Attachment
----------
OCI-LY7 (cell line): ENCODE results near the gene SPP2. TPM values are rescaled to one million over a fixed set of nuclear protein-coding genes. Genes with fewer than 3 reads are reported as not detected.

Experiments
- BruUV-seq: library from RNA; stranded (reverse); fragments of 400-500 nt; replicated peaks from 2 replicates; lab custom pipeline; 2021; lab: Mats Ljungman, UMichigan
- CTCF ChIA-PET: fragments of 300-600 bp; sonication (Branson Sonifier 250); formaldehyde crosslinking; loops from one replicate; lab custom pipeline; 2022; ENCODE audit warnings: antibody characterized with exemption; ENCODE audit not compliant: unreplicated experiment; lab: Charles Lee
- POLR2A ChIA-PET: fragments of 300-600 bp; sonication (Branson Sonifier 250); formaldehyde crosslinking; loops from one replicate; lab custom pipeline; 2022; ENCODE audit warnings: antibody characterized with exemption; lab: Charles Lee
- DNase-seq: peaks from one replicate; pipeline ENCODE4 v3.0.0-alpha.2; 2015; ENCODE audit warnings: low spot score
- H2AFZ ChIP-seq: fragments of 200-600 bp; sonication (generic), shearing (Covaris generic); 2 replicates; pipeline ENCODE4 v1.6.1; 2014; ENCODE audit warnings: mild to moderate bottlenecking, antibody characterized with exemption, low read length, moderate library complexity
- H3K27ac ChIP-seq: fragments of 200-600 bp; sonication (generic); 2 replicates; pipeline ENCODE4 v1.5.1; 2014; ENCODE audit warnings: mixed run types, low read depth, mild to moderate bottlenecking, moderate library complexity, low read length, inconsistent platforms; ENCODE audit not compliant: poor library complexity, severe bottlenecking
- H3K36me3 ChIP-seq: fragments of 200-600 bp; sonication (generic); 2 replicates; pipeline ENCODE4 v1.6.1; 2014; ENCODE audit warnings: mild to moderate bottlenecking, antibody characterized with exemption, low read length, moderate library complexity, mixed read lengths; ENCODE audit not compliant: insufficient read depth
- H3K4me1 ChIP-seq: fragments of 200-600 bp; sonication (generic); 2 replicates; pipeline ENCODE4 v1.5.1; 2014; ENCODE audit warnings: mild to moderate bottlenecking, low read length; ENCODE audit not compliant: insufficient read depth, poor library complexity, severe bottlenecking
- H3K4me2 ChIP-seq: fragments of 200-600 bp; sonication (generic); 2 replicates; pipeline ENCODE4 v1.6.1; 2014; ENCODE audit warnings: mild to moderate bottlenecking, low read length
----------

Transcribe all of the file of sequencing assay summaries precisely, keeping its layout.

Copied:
OCI-LY7 (cell line): ENCODE results near the gene SPP2. TPM values are rescaled to one million over a fixed set of nuclear protein-coding genes. Genes with fewer than 3 reads are reported as not detected.

Experiments
- BruUV-seq: library from RNA; stranded (reverse); fragments of 400-500 nt; replicated peaks from 2 replicates; lab custom pipeline; 2021; lab: Mats Ljungman, UMichigan
- CTCF ChIA-PET: fragments of 300-600 bp; sonication (Branson Sonifier 250); formaldehyde crosslinking; loops from one replicate; lab custom pipeline; 2022; ENCODE audit warnings: antibody characterized with exemption; ENCODE audit not compliant: unreplicated experiment; lab: Charles Lee
- POLR2A ChIA-PET: fragments of 300-600 bp; sonication (Branson Sonifier 250); formaldehyde crosslinking; loops from one replicate; lab custom pipeline; 2022; ENCODE audit warnings: antibody characterized with exemption; lab: Charles Lee
- DNase-seq: peaks from one replicate; pipeline ENCODE4 v3.0.0-alpha.2; 2015; ENCODE audit warnings: low spot score
- H2AFZ ChIP-seq: fragments of 200-600 bp; sonication (generic), shearing (Covaris generic); 2 replicates; pipeline ENCODE4 v1.6.1; 2014; ENCODE audit warnings: mild to moderate bottlenecking, antibody characterized with exemption, low read length, moderate library complexity
- H3K27ac ChIP-seq: fragments of 200-600 bp; sonication (generic); 2 replicates; pipeline ENCODE4 v1.5.1; 2014; ENCODE audit warnings: mixed run types, low read depth, mild to moderate bottlenecking, moderate library complexity, low read length, inconsistent platforms; ENCODE audit not compliant: poor library complexity, severe bottlenecking
- H3K36me3 ChIP-seq: fragments of 200-600 bp; sonication (generic); 2 replicates; pipeline ENCODE4 v1.6.1; 2014; ENCODE audit warnings: mild to moderate bottlenecking, antibody characterized with exemption, low read length, moderate library complexity, mixed read lengths; ENCODE audit not compliant: insufficient read depth
- H3K4me1 ChIP-seq: fragments of 200-600 bp; sonication (generic); 2 replicates; pipeline ENCODE4 v1.5.1; 2014; ENCODE audit warnings: mild to moderate bottlenecking, low read length; ENCODE audit not compliant: insufficient read depth, poor library complexity, severe bottlenecking
- H3K4me2 ChIP-seq: fragments of 200-600 bp; sonication (generic); 2 replicates; pipeline ENCODE4 v1.6.1; 2014; ENCODE audit warnings: mild to moderate bottlenecking, low read length